One sometimes wonders how far Kenneth Kirschner could have come if giving away his releases for free had been nothing but a clever marketing ploy. Maybe today he would be receiving enormous sums for high-profile speeches at futurological congresses. Maybe he'd be offering luxuriously packaged Vinyl box sets of his early works. And most certainly he would have devised some clever digital strategy wherein the free were merely a teaser to attract his fans to a plethora of non-free goodies, mugs, teeshirts and his regular tours all around the world. As it happens, however, Kirschner truly supports the idea (and the ideal) of sharing one's art, defying the popular position that the ego is responsible for everything that's beautiful and stimulating. "I don’t really believe in composers", Kirschner says today and: "Music is a distributed, collective system that remixes itself through us" - perhaps this is also why he values the role of the DJ as an educator, catalyst and distributor of music in society much higher than many of his academic colleagues. It is obvious that positions such as these, in a media landscape which is increasingly anchoring itself in the cult of personality, is not going to you get dirty-rich and famous, even though Kirschner enjoyed his fair share of attention when he first launched his website as a permanent archive for every official piece he has ever written (it has retained its minimalistic allure until the present day). But the consistent quality of his work, despite his occasional bouts of prolific productivity is living proof against the widely-held falsity (fixed in copy right legislation) that financial compensation is a prerequisite to creativity. It is not the only paradox in Kirschner's oeuvre, which is still being sold in small but respectable quantities on CDs all over the world despite being available for free online. This interview, for example, took place a short while after the release of his most recent album "Filaments & Voids" on Taylor Deupree's 12k Records, which managed to turn into both his most demanding and successful full-length to date. And everyone suspecting this to be part of a clever strategy to sell physical items has got it wrong again. With production costs at an all time high for 12k, Kirschner jokes: " I think Taylor suspects it's just part of my ongoing campaign to bankrupt his label!"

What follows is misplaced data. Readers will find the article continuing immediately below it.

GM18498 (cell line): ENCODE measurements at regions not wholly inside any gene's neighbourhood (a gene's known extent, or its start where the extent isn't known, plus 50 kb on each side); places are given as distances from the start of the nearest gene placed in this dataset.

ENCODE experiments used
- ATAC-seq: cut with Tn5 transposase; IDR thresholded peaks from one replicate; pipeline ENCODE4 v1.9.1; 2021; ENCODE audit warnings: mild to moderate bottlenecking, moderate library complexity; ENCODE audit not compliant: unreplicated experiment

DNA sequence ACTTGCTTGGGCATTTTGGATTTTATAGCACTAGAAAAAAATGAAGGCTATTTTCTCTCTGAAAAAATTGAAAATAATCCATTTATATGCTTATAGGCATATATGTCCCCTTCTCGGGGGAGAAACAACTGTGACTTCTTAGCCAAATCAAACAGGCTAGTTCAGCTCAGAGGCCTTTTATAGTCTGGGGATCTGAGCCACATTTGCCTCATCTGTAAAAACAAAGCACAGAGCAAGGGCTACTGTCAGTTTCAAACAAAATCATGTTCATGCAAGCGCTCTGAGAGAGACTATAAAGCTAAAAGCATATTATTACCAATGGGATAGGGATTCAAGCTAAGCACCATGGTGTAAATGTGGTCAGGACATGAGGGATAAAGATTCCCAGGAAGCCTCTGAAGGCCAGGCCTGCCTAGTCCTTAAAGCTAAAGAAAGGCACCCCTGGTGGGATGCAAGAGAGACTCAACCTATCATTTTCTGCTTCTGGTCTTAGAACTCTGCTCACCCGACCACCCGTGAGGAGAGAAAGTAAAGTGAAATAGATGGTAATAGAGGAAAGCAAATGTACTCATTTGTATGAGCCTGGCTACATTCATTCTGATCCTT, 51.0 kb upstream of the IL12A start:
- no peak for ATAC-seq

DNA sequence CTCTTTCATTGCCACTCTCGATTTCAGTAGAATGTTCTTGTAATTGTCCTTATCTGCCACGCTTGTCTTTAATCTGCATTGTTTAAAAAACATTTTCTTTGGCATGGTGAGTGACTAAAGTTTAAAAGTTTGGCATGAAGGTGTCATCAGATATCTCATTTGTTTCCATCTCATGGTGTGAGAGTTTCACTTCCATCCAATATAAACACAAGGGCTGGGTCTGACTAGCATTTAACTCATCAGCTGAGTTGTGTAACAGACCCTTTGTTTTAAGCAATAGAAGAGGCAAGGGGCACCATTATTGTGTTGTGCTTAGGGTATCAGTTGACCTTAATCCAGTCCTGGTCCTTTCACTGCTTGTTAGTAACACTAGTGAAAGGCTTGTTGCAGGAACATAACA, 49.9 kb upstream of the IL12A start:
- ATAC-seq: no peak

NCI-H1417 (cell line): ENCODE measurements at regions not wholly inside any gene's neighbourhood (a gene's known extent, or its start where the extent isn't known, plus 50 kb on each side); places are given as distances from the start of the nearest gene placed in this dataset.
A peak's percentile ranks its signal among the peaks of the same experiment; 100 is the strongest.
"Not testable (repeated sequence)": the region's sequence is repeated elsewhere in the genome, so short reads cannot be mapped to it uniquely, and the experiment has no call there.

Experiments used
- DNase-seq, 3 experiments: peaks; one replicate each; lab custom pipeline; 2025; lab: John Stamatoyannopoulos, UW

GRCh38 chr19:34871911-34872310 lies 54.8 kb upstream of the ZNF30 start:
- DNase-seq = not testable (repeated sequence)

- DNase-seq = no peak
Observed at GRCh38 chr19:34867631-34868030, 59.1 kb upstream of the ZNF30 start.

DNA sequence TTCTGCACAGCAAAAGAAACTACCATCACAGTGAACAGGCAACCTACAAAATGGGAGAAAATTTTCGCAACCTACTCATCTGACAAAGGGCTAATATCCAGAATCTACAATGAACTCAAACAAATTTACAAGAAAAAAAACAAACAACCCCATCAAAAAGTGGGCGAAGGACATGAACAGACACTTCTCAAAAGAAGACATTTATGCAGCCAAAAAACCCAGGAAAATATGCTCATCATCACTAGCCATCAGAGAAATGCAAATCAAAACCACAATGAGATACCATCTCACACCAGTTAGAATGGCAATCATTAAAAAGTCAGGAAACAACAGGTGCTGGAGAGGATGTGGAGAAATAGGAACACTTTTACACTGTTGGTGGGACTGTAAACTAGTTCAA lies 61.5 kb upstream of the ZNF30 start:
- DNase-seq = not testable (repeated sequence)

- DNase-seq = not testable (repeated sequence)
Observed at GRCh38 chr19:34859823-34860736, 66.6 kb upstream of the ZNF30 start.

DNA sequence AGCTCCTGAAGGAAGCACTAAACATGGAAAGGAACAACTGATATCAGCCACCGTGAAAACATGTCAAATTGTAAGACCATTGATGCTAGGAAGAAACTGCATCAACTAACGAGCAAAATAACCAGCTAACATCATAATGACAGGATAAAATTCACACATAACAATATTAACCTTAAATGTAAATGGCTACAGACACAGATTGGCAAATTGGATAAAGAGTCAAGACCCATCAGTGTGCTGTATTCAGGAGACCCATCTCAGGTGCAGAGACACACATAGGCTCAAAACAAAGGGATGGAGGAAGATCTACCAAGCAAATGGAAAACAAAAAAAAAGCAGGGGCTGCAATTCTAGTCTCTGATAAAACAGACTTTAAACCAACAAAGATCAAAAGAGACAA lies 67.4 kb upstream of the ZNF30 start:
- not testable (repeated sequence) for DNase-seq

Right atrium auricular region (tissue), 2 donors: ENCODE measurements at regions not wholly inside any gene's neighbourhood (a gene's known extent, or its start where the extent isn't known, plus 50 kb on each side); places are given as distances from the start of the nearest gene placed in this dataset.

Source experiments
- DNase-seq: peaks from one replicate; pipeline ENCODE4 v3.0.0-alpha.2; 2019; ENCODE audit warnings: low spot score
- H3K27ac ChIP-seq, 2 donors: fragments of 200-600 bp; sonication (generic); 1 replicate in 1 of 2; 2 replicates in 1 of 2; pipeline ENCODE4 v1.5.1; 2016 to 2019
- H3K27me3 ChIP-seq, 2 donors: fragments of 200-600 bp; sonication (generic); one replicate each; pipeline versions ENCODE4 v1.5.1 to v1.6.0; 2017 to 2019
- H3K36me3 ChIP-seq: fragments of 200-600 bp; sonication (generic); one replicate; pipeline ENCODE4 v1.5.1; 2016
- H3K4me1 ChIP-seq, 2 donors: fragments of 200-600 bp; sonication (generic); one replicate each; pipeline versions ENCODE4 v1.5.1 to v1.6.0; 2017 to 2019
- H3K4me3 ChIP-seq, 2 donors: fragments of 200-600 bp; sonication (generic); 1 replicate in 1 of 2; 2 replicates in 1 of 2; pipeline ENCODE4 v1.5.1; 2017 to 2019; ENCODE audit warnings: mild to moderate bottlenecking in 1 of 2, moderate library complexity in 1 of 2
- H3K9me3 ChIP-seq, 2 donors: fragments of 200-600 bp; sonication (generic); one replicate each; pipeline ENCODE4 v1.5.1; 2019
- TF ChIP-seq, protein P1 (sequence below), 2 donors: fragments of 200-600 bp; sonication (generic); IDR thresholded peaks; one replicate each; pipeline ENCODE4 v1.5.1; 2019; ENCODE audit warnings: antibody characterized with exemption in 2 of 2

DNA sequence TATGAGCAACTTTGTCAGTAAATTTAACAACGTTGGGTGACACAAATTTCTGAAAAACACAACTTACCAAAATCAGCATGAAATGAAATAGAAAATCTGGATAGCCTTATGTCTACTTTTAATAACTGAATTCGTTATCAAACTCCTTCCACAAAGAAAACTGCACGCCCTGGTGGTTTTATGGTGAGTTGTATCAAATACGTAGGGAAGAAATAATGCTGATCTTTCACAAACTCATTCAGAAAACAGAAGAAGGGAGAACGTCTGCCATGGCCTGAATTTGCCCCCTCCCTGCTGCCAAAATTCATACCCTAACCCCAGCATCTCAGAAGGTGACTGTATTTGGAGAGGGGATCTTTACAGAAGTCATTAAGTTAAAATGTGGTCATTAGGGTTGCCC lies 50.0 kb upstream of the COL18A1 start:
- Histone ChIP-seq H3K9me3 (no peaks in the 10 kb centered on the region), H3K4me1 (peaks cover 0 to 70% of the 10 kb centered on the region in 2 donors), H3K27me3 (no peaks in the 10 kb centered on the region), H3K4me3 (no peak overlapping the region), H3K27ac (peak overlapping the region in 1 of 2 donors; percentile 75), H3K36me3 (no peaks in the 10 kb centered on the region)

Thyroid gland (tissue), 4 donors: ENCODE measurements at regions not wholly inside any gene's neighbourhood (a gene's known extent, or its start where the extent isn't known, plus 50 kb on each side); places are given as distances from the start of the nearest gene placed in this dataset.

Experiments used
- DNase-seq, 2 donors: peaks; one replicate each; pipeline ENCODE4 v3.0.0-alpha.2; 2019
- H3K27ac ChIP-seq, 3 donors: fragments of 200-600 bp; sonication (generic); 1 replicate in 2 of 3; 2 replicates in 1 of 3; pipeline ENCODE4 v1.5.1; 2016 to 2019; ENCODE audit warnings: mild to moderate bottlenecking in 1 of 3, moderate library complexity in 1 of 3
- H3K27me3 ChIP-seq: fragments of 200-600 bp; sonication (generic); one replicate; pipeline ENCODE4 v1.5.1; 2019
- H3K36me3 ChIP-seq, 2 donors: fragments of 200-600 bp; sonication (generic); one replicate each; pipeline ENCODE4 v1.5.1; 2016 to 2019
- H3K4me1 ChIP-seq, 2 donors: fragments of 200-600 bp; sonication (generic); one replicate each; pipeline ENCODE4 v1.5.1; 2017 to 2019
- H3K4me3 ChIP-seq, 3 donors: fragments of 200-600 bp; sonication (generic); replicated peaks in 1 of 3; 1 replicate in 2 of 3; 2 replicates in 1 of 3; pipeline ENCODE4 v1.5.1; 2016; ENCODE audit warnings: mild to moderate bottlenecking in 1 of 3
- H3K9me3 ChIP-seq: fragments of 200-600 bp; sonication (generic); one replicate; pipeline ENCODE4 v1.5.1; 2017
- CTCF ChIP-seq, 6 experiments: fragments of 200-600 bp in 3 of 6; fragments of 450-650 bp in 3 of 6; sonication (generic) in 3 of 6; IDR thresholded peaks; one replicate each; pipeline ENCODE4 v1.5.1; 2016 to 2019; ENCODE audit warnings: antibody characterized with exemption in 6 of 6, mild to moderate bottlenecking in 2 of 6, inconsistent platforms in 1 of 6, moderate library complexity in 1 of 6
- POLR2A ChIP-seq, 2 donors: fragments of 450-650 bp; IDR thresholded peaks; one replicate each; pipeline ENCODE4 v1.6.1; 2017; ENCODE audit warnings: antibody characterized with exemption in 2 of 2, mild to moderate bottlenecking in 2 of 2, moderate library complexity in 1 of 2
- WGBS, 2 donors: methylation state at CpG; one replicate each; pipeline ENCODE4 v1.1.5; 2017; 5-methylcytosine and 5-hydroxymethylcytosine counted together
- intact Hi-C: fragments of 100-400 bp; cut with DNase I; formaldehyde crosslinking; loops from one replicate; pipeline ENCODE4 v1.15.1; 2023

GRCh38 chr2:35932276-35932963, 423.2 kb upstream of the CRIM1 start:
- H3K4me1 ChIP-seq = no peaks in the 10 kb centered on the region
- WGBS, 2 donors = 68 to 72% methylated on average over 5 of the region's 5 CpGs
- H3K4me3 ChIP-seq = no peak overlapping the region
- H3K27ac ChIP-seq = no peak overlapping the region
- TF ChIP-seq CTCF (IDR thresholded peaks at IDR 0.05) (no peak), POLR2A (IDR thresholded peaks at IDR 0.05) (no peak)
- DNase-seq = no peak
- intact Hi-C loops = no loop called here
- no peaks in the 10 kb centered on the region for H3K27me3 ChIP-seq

Filaments & Voids is your most expensive and longest album; it deals with silence, and all of the material is freely available from your homepage. Still, it has been very successful. Is that success testimony to the fact that there are alternative ways of promoting your music to the old model?

I’m glad you think it’s been successful! I myself am never entirely confident. Just as each individual piece I write is an experiment, my entire distribution philosophy is a kind of experiment as well. So far, it hasn’t gone too horribly wrong, but maybe I’ve just been lucky. I’ve managed to maintain a balance between keeping all my music freely available on my website, while also releasing the occasional CD when I can. But I think it’s really still a challenge to get people to focus seriously and thoughtfully on work that’s solely released online. For one thing, there’s no real framework for reviewing pieces published online – I only get reviews when I put out a physical CD, which is ironic, because the individual tracks on that album will usually have been up on my site for quite some time. There’s also still a perception that online releases somehow aren’t as “serious” or “legitimate” as work that’s been released through more traditional channels – there’s still a real sense of hierarchy, with CDs considered the most respected format. To a certain extent this makes sense, in that a CD has historically had a label behind it, which means there’s been a process of selection and curation and quality control that has gone into it, whereas anyone can just go ahead and put anything online – there’s no filter. Labels have always played this dual role, providing both the means of production for the physical object, and a curatorial process – the selecting and crafting of an aesthetic, a seal of approval or quality. But CDs are on their way out now – we all know this. And we’re going to have to develop new ways of finding our way through all the music that’s out there, of deciding what standards are going to apply in this new world. And that’s part of what I’m trying to do with my site – to see if it’s possible to just write music and put it out there and have faith that the people who need to find it will do so.